Arthritis Joint Pain

“Arthritis is a form of joint disorder that involves inflammation of one or more joints.”
Source: Wikipedia

According to the Centers for Disease Control, approximately 70 million Americans suffer from some form of arthritis. We have longed believe that arthritis only strikes those in the elderly community – affecting three out of five people aged 65 and older – there are a number of people in younger generations who also show signs of this disease: two out of every five people aged 45 to 64 are affected, and between the ages of 18 to 44, one out of every five people suffers from arthritis. In fact, nearly 300,000 cases have of children affected by arthritis have also been recorded.

While there is no cause for alarm, it is wise to be aware that arthritis is more prevalent in our society than most people may know. There are over 100 different forms of arthritis, the most common form, osteoarthritis (degenerative joint disease), is a result of trauma to the joint, infection of the joint, or age. Other well known arthritis forms are rheumatoid arthritis, psoriatic arthritis, and related autoimmune diseases. Septic arthritis is caused by joint infection.

The most common complaint of people suffering from arthritis is joint pain, pain that is often a constant and may be localized to the joint affected. This pain is most often due to inflammation that occurs around the joint, damage to the joint from disease, daily wear and tear of joint, muscle strains caused by forceful movements against stiff painful joints and fatigue.

While elevated levels of uric acid can cause gout, and specific infections can cause certain forms of arthritis, the causes of many other forms of arthritis are still unknown, though scientists are studying what the role of factors such as genetics, lifestyle, and environment in determining who will suffer from arthritis.


A joint affected by OsteoarthritisOsteoarthritis is the most common form of arthritis, typically occurring in the elderly, and can affect both the larger and smaller joints hands, feet, back, hip, and knee), as well as the weight-bearing joints (spine and pelvis). Osteoarthritis is essentially acquired from daily wear and tear to joints, although it can also occur as a result of injury. While osteoarthritis cannot be cured, it is possible to prevent the condition from worsening. Physical therapy to strengthen muscle and joints has proven helpful. For some patients, weight loss can reduce the stress to the affected joint.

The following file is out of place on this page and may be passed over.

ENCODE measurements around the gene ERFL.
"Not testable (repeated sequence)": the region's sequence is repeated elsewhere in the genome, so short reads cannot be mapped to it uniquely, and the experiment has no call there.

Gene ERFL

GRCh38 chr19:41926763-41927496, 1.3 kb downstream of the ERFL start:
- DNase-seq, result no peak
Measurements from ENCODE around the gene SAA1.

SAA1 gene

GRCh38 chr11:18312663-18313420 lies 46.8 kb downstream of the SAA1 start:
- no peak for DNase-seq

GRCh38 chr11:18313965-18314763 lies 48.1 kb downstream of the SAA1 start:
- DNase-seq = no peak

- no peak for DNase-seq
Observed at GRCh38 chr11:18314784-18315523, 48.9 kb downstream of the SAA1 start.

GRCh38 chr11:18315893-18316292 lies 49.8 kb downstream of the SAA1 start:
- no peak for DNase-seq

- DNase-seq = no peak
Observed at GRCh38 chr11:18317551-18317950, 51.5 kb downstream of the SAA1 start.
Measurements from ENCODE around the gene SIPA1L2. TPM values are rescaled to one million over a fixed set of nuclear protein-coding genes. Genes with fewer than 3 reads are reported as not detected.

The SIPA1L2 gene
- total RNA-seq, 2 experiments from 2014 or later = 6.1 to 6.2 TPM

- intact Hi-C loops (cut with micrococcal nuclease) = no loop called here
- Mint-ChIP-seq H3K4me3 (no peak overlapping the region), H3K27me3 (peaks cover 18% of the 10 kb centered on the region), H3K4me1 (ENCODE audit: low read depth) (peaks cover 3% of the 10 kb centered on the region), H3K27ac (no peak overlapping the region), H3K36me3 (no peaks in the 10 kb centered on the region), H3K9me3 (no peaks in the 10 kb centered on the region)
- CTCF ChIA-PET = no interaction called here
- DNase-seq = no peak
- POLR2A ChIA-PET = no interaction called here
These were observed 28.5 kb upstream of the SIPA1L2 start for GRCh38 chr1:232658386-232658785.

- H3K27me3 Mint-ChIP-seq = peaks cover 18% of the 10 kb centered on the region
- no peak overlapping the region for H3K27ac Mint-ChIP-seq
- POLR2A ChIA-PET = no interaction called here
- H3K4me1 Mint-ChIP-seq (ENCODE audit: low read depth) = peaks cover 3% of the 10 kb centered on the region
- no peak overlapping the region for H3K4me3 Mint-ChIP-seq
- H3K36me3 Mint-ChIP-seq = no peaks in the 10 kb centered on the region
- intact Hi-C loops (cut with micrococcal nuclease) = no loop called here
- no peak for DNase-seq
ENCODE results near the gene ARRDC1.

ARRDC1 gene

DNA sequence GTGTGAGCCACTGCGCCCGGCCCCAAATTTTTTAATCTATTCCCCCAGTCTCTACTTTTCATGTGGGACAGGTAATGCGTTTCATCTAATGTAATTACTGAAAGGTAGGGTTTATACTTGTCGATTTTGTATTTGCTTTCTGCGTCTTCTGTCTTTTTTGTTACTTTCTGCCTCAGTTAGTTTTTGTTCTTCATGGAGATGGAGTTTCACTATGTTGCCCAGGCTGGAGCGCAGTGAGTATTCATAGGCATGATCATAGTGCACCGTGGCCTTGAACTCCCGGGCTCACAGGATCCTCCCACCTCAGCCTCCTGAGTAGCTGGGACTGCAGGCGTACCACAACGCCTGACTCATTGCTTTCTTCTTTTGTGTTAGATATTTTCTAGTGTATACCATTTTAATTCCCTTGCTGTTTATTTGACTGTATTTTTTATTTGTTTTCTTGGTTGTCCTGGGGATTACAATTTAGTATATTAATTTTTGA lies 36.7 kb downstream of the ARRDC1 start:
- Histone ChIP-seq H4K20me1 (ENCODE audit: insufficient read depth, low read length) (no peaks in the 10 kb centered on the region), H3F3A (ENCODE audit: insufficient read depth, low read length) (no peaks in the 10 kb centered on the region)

Risk Factors: prior joint trauma, obesity, and a sedentary lifestyle

Image Source: Nanda Nursing Interventions

Rheumatoid arthritis

A joint affected by Rheumatoid ArthritisRheumatoid arthritis, which is one of the most harmful forms of the disease, is a disorder in which the body’s own immune system attacks the body tissues. The attack is not only directed at the joint, but to many other parts of the body. Most damage occurs to the joint lining and cartilage, which eventually results in the erosion of the two opposing bones. Rheumatoid arthritis often affects joints in the fingers, wrists, knees and elbows. The disease is symmetrical, affecting both sides of the body, and if not treated, can lead to severe deformity.

Rheumatoid arthritis affects roughly 3 million Americans, occuring mostly in people aged 20 and above. It has been found to be present in women two to three times as often as it is diagnosed in men. The average onset age for this disease has been determined to be between ages 30 and 50. In children, the disorder can present with a skin rash, fever, pain, disability, and limitations in daily activities. Often, it is not clear why the rheumatoid arthritis occurred but with earlier diagnosis and aggressive treatment, many individuals can lead a decent quality of life.

Risk factors: genetics, having specific leukocyte antigen (HLA) genes (although not everyone with these genes will suffer from rheumatoid arthritis), old age, cigarette smoking

Image source: ABC Health & Wellbeing


A joint affected by GoutGout (also known as podagra when it involves the big toe) is a medical condition usually characterized by recurrent attacks of acute inflammatory arthritis — a red, tender, hot, swollen joint. The metatarsal-phalangeal joint at the base of the big toe is the most commonly affected (approximately 50% of cases). However, it may also present as tophi, kidney stones, or urate nephropathy. It is caused by elevated levels of uric acid in the blood. The uric acid crystallizes, and the crystals deposit in joints, tendons, and surrounding tissues.

In recent decades, the frequency of reported cases of gout in the Western world has increased, affecting about one to two per cent of the population at some point in their lives. This increase is believed to be attributed to increasing risk factors in the population, such as metabolic syndrome, longer life expectancy, and changes in diet. Historically, gout was known as “the disease of kings” or “rich man’s disease”.

Risk factors:  diets high in alcohol, fructose-sweetened drinks, meat, and seafood, physical trauma and surgery, genetics, metabolic syndrome (a combination of abdominal obesity, hypertension, insulin resistance and abnormal lipid levels), polycythemia, lead poisoning, renal failure, hemolytic anemia, psoriasis, and solid organ transplants, obesity in men, chronic lead exposure and lead-contaminated alcohol, Lesch-Nyhan syndrome

Image source: Healing Feet Blog

Useful liks

Arthritis Foundation


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